Parental Alienation and Divorce

Even when divorce is amicable, it can be a very stressful time for the children who are involved.  Children have to adjust to parents living separately, moving between homes, and their family unit breaking up.  In the best case scenario, the kids are able to live happy, well-adjusted lives.  Sadly, the transition isn’t always easy.  Kids are vulnerable and can develop parental alienation towards one parent.   Frequently this behavior is even influenced by the other parent or family members, using their child as a pawn to harm the ex.

Parental alienation is present when a child expresses strong, unjustified hatred for one parent.  Usually, parental alienation occurs in the context of divorce where adults in the child’s life might be making negative comments about the alienated parent.  Children reject the alienated parent, trying to avoid visitation with that parent and demonstrating a lack of empathy for them.  Parents sometimes stoke the fire of alienation in order to gain full custody of their children or reduce the other parent’s visitation time. In the midst of this, kids are hurt the most, being manipulated by their parent who they are supposed to trust.

How you can prevent parental alienation

How can you prevent parental alienation as you go through your divorce?  Always put your child’s needs first.  Alienating your child from your ex may help your personal short term goal of getting more visitations or making you the “favorite” parent, but it does great harm to your child in the long run.  If the other parent is cooperative, it is important to come up with a plan regarding how you will co-parent your kids moving forward.

Concerned about your ex not following the plan?  In California you can request certain protections through a Physical Custody Attachment Form.  In this form you can request that parents refrain from making negative comments, not use the children as messengers, keep a log book of the children’s activities, and not interfere with the other parent’s time with the kids.  The judge can include these requests in your custody agreement to encourage healthy, cooperative parenting.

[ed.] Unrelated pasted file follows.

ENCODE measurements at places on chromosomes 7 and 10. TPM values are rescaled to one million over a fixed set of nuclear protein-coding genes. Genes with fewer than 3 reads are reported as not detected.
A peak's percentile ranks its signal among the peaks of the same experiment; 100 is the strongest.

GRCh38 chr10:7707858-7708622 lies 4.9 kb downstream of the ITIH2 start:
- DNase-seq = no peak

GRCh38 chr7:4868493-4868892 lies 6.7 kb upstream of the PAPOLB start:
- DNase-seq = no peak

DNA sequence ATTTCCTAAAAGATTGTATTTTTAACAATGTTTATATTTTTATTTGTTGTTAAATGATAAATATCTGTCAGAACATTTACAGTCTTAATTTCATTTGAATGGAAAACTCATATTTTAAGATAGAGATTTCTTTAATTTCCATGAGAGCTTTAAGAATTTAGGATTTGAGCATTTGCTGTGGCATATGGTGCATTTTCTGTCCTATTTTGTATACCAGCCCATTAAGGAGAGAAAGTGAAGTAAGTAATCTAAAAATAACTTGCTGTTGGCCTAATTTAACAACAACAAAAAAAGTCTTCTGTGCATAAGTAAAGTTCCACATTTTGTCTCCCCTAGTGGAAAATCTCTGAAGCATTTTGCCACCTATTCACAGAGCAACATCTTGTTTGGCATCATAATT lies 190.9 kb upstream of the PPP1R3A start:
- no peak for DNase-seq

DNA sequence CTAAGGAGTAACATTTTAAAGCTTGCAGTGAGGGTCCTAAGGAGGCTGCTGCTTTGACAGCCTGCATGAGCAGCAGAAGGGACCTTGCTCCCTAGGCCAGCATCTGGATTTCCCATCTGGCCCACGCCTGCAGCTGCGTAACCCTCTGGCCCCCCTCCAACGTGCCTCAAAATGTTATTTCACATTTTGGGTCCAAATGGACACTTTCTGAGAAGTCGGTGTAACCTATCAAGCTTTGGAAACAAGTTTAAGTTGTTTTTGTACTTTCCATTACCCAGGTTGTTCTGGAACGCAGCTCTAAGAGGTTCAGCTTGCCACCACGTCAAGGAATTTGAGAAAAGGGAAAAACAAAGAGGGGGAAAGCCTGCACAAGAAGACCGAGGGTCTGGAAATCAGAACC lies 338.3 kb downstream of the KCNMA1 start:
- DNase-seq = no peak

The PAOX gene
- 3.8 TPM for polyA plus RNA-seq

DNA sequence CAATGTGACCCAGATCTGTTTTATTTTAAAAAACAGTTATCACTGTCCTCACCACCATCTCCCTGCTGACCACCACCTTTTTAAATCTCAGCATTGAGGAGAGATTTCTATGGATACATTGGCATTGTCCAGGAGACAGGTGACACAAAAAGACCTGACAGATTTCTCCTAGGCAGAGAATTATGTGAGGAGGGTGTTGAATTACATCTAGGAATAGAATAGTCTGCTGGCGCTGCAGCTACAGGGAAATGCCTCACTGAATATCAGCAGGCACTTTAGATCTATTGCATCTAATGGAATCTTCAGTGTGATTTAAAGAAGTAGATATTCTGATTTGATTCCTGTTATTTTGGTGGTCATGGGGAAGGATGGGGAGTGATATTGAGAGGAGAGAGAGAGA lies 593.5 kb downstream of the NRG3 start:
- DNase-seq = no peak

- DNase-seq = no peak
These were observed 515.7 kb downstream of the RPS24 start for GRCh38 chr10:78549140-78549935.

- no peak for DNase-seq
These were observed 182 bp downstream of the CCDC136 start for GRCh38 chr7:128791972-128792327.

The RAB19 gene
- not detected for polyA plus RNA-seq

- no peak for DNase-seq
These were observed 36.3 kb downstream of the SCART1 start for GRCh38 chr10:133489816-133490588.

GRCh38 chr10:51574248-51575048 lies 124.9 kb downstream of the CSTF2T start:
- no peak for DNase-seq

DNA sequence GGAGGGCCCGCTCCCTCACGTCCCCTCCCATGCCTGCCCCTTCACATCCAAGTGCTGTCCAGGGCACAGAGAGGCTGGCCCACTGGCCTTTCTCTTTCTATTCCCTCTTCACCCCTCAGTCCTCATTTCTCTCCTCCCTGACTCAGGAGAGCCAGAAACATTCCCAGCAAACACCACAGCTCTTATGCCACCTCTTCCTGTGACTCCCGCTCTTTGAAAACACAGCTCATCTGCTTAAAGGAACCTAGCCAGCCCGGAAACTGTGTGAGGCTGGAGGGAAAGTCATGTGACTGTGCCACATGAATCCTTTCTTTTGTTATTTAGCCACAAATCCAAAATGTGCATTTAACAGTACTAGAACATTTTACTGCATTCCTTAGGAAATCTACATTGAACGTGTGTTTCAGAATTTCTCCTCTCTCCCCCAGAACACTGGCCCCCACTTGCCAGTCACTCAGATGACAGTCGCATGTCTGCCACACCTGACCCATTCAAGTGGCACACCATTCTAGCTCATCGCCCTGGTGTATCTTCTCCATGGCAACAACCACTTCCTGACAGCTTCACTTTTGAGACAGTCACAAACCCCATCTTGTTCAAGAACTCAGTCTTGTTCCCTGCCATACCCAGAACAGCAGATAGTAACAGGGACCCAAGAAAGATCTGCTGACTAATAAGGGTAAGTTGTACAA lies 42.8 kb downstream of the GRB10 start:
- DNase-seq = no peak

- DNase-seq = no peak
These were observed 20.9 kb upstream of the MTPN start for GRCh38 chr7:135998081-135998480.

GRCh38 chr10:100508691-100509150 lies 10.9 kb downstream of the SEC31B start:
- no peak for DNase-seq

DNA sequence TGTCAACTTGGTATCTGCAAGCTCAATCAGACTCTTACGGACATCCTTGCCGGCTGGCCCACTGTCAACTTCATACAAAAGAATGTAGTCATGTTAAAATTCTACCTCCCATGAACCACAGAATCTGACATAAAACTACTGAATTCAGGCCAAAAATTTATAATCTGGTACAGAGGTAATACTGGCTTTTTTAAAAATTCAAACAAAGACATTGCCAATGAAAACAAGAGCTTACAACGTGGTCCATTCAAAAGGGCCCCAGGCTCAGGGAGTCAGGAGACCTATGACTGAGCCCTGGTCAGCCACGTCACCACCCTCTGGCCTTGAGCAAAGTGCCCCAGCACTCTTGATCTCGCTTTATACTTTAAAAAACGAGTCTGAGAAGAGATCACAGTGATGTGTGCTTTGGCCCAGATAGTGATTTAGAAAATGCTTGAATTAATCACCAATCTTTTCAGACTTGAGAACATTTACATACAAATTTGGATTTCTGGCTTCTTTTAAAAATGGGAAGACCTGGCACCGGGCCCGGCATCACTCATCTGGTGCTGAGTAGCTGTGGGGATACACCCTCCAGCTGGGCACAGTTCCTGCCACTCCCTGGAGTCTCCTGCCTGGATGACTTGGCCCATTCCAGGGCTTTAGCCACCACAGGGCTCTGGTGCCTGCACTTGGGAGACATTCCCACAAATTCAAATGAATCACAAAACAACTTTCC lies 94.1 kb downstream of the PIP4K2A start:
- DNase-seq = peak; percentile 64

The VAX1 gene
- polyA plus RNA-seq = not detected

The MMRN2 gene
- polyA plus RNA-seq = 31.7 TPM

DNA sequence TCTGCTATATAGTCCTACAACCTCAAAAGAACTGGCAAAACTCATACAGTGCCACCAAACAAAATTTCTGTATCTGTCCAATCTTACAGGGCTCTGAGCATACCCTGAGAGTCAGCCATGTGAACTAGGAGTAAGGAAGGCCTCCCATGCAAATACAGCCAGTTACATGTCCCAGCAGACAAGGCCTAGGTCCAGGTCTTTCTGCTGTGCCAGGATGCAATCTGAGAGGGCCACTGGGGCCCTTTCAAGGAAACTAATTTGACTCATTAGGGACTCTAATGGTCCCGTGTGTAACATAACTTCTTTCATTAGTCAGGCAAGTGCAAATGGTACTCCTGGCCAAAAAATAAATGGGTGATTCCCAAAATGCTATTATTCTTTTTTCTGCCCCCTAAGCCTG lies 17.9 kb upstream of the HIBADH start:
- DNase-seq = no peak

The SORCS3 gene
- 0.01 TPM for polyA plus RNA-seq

What if my child is already displaying symptoms of parental alienation?

If your child is already displaying symptoms of parental alienation, it is important to seek professional help from a licensed therapist.  The therapist can help your child work through their alienated feelings and cope with divorce.  Additionally, you can request that the judge appoint a guardian ad litum to monitor parental compliance and advocate on behalf of the child at court.  If one parent continues to alienate the child, the judge to impose sanctions against them which can include more visitation time with the alienated parent.  Finally, do not unduly prolong the divorce with time-wasting tactics, excessive attempts to change the child custody agreement, or by ignoring the custody agreement and withholding visitation. Kids crave stability, and a long court battle will likely only do more harm.

For more information on child custody, parental alienation, and divorce, contact the expert Los Angeles family lawyers at Walzer Melcher LLP today.